Biodegradation of polycyclic aromatic hydrocarbons in the natural waters of the Yellow River: Effects of high sediment content on biodegradation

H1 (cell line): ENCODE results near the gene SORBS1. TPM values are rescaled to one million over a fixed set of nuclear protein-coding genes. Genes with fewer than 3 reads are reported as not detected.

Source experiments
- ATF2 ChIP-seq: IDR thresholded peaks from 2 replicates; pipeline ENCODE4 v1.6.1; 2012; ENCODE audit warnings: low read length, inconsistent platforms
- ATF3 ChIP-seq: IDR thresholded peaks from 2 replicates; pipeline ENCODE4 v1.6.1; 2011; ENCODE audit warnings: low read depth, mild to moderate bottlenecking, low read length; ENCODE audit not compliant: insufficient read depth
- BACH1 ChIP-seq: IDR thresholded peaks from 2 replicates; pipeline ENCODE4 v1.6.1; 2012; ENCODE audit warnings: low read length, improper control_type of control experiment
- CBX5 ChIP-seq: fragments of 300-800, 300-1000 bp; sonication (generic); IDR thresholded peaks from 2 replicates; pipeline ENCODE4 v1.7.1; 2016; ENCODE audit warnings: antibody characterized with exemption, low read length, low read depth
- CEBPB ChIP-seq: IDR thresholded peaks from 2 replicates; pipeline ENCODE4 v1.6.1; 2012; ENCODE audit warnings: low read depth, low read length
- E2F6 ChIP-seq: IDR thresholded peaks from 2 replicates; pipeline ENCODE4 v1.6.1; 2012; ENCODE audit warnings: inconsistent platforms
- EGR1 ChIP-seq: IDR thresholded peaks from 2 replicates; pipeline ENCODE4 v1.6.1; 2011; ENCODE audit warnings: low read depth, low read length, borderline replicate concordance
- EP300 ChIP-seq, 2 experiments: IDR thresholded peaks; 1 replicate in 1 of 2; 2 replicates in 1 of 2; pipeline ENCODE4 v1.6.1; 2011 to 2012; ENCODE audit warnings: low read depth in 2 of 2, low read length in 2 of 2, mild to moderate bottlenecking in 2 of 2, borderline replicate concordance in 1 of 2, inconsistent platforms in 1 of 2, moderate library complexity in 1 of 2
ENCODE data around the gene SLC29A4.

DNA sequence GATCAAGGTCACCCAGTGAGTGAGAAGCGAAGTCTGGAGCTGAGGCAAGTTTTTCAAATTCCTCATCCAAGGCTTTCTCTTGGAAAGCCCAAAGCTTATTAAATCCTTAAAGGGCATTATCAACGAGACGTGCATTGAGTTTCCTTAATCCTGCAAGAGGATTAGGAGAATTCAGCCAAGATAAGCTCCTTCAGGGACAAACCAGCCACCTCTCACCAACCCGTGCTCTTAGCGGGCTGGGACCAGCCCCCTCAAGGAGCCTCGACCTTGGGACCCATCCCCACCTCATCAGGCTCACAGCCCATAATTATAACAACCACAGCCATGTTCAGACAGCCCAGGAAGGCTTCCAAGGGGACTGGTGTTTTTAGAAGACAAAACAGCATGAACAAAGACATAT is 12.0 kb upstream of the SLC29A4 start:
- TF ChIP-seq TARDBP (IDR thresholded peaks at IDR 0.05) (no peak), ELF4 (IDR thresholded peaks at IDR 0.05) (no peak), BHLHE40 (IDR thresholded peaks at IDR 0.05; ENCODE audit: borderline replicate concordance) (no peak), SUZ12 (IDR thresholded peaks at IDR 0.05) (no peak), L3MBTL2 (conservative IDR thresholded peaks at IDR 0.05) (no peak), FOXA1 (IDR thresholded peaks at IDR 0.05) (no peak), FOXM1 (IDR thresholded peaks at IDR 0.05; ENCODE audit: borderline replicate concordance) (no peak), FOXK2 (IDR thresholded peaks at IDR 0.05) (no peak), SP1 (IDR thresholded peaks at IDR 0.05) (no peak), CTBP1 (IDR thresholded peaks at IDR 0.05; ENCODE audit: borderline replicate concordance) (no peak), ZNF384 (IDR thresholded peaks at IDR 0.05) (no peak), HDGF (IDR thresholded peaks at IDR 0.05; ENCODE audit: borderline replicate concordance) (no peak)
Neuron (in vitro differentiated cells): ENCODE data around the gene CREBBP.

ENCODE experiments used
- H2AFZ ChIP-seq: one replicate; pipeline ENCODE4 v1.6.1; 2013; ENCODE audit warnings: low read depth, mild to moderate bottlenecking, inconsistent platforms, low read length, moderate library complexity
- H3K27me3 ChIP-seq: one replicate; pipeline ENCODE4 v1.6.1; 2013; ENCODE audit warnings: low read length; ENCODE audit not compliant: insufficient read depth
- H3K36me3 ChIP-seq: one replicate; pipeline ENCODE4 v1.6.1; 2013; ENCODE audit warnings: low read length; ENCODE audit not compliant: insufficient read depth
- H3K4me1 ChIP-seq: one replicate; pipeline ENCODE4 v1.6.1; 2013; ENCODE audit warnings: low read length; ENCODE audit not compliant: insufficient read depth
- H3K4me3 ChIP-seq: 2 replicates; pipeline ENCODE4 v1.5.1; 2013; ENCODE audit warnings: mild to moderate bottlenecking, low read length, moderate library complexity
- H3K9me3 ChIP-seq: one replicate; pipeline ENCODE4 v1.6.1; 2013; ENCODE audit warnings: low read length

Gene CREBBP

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The contamination of polycyclic aromatic hydrocarbons (PAHs) has become one of the major problems in the Yellow River of China. As the Yellow River is the most turbid large river in the world, it remains unknown to which extent the high suspended sediment content in the river may affect the fate and effect of PAHs. Here we report the effect of sediment on biodegradation of chrysene, benzo(a)pyrene and benzo(g,h,i)perylene with phenanthrene as a co-metabolism substrate in natural waters from the Yellow River. Biodegradation kinetics of the PAHs in the river water with various levels of sediment contents were studied in the laboratory by fitting with a biodegradation kinetics model for organic compounds not supporting growth. The results indicated that the biodegradation rates of PAHs increased with the sediment content in the water. When the sediment contents were 0, 4 and 10 g/l, the biodegradation rate constants of chrysene with the initial concentration of 3.80 microg/l were 0.053, 0.084 and 0.111 d(-1), respectively. Further studies suggested the enhanced biodegradation rate in the presence of sediment was caused by the following mechanisms: (1) the population of PAH-degrading bacteria in the water system was found to increase with the sediment content; the bacteria population on sediment phase was far greater than that on water phase during the cultivation process; (2) the sorption of PAHs on the sediment phase was well described by the dual adsorption-partition model. Although the sorption capacity of PAH per unit weight of sediment decreased with the increase of the sediment content, the amount of sorbed PAH increased with the sediment content; and, (3) the desorption of PAHs from the solid phase led to a higher concentration near the water-sediment interface. Since the bacteria were also attached to the interface, this resulted in an increased contact chance between the bacteria and PAHs.
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